Wednesday 1 April 2015 was a historic day for the European dairy industry. The milk quota, which regulated the production of milk across the region for 31 years, has been lifted. With the market liberalised, prices are expected to drop, providing a window of opportunity for retailers looking to differentiate themselves and lure customers as well as producers looking to freely expand production.
In early 1980s overproduction of dairy products created infamous ‘milk lakes’ and ‘butter mountains’. In a bid to stem overproduction, the then European Economic Community, now the European Union, created a Common Agricultural Policy under which there was an agreed quota on the production of milk. This quota set a limit on the amount of milk a member state could produce before a super-levy was levied. The effect of the quota has been a stemmed production of EU-based milk and milk derivatives.
The European Union last Wednesday lifted the 31-year-old milk production quota, allowing European farmers to produces and sell as much as they can across EU region and the world. The effects of the removal of regulations has experts divided, with some suggesting that it will lead to over production and others that it will increase completion and price wars that will benefit consumers and distributers across the region.
According to Romuald Schaber, president of the European Milk Board, the changes make it "inevitable" a boom in production would cause "chronic price collapses". "The next crisis is on its way," he adds. Rob Harrison, dairy board chairman of the National Farmers Union (NFU) in Britain, says: “Farmers and dairy processors here do have some concerns about how other EU countries will react to the ending of quotas. Some are rapidly increasing their output without an end market for these goods." However, another NFU spokesperson suggests that there would be "no impact whatsoever" on milk prices for consumers, adding that people "won't see any changes on the supermarket shelves".
From the side of business consultants, there is a prediction that a "flooding in" from across the EU could cause prices to "plummet" as retailers put farmers under pressure. Will Hayllar, partner at consulting firm OC&C Strategy Consultants, suggests that a potential price war from suppliers offers retailers the opportunity to attract customers. “All consumers are really looking for is low prices, and as a result supermarkets use milk as a key price fighting product, reducing prices to drive footfall into their stores and demonstrate their value for money credentials."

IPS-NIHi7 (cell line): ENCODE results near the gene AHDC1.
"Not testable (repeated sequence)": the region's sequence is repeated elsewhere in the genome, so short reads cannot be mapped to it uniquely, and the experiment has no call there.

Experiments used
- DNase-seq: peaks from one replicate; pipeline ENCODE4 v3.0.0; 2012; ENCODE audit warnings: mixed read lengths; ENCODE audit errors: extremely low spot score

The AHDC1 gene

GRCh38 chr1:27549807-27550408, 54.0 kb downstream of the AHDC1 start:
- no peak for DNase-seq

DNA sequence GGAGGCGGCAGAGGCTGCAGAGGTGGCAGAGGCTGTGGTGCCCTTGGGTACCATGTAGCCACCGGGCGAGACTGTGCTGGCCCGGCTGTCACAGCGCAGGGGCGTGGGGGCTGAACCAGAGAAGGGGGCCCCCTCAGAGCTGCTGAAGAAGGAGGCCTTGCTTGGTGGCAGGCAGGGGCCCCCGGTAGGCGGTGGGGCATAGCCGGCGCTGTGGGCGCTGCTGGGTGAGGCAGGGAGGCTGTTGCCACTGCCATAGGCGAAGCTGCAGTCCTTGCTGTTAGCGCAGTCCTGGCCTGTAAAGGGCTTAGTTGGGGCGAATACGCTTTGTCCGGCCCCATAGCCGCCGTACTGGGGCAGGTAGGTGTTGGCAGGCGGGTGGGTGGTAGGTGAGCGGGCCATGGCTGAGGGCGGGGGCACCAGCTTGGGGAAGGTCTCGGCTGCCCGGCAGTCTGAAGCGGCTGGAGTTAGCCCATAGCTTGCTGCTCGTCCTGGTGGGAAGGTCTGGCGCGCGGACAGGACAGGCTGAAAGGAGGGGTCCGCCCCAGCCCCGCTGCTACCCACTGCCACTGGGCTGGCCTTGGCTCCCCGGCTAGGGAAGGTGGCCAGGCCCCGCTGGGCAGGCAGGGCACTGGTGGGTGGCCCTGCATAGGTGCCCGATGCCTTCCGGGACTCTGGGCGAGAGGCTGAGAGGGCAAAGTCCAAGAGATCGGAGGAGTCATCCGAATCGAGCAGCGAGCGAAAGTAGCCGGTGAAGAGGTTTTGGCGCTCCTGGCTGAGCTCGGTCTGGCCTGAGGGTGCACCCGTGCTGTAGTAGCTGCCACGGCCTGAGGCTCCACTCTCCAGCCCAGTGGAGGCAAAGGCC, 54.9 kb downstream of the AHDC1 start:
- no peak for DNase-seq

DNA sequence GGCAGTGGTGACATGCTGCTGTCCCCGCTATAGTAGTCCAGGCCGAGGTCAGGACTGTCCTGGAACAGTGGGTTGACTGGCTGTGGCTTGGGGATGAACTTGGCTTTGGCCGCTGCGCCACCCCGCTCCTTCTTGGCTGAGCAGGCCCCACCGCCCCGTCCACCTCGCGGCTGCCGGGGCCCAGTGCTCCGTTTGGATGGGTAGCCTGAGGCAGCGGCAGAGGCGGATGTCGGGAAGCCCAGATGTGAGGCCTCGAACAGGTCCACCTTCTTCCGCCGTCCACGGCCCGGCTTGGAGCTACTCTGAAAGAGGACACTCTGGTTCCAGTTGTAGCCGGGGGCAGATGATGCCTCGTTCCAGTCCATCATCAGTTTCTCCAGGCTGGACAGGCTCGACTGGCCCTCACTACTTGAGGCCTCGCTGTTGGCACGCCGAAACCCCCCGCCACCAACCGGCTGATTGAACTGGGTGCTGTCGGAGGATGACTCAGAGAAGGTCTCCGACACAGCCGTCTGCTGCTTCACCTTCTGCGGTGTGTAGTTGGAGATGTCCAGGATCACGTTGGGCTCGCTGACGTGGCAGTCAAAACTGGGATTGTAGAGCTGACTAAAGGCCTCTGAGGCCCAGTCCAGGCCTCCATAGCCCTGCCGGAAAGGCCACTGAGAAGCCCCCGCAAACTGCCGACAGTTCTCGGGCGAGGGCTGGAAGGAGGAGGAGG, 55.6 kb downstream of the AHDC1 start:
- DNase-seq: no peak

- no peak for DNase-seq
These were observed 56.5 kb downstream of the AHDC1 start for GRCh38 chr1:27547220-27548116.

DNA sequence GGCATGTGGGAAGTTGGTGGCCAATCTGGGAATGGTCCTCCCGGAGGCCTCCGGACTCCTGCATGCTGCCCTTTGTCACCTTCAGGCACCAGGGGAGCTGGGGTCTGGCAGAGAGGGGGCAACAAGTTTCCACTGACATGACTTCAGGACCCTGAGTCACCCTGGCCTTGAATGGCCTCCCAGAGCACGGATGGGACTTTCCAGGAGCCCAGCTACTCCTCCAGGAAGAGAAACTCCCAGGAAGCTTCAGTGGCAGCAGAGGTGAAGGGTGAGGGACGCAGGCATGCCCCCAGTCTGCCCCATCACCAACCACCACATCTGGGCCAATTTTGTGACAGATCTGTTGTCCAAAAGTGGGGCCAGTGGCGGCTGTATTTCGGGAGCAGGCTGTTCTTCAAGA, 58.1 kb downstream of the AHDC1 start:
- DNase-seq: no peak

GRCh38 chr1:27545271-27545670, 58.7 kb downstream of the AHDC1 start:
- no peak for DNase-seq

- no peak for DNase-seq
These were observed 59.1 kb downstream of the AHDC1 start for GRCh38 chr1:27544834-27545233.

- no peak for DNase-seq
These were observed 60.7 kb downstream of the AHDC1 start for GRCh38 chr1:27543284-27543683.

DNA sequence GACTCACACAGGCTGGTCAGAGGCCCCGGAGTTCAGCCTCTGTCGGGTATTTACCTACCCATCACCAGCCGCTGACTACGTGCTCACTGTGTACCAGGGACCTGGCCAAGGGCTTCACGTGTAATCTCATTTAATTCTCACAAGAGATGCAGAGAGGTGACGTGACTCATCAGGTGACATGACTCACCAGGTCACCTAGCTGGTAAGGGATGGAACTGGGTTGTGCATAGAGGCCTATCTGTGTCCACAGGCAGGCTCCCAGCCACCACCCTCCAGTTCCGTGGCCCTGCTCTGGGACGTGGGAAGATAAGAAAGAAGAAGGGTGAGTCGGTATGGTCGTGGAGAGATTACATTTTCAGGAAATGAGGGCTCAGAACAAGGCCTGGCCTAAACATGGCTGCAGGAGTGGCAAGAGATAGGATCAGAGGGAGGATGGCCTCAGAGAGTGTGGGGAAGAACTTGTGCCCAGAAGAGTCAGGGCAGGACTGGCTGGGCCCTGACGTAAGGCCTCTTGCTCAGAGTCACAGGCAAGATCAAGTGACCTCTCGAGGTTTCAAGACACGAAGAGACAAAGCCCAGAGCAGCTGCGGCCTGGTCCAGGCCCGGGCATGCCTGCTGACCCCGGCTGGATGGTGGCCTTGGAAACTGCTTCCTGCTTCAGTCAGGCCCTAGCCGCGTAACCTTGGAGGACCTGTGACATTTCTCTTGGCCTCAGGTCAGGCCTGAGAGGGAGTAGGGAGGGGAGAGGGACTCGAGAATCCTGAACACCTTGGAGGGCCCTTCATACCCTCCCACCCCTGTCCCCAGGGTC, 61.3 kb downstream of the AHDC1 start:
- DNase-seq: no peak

Some regions like Ireland expect to benefit from the changes, with a study by the Irish Farmers Association (IFA) estimating that the removal of quotas will create 9,500 extra jobs in Ireland, and upwards of €1.3 billion annual additional export revenue. "Facts would suggest that Irish dairy farmers are well placed to capitalise on the end of quotas, and in so doing help develop the dairy and agribusiness sector with major increases in direct and indirect employment," IFA National Dairy Committee chairman Sean O'Leary says.
Germany's national farmers' association DBV, too sees benefits in the removal of the regulation. "The end of quotas brings more freedom for commercial decision-making about how much milk to produce, gives more responsibility for developing your own farming company but also more fluctuations in milk prices," says the DBV said in a statement.
With the recent collapse of demand from China for powered milk products as it taps into built up reserves, the removal of the EU levies is likely to place further pressure on international milk commodity prices already at a five year low.